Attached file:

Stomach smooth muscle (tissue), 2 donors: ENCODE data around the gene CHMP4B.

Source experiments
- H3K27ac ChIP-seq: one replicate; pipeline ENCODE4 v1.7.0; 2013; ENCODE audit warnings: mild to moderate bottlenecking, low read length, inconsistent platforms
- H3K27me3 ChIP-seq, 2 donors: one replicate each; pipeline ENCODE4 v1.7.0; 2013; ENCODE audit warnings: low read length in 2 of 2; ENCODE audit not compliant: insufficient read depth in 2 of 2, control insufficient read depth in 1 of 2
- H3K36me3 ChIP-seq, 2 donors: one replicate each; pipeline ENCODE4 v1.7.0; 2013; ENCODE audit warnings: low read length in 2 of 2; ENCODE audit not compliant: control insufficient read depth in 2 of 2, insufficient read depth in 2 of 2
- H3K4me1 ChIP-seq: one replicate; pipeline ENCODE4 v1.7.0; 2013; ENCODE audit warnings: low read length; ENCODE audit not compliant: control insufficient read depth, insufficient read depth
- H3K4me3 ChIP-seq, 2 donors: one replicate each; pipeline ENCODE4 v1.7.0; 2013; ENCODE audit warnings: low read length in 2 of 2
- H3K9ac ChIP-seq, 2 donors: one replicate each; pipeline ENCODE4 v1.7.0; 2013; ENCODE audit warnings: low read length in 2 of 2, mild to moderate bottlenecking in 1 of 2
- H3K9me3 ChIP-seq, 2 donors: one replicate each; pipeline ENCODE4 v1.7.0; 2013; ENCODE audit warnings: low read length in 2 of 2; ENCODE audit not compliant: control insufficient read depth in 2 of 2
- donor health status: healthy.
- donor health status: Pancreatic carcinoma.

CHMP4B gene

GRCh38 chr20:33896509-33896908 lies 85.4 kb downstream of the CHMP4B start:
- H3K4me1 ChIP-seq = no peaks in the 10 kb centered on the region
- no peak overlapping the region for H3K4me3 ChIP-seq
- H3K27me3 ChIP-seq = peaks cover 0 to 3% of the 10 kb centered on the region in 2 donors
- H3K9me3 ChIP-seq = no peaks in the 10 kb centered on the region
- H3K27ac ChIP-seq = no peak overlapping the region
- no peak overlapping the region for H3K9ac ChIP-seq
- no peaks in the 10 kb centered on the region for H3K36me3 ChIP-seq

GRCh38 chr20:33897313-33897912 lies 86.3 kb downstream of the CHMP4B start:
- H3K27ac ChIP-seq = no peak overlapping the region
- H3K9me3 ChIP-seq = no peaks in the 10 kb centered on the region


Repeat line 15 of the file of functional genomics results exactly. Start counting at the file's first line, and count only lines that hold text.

- no peak overlapping the region for H3K4me3 ChIP-seq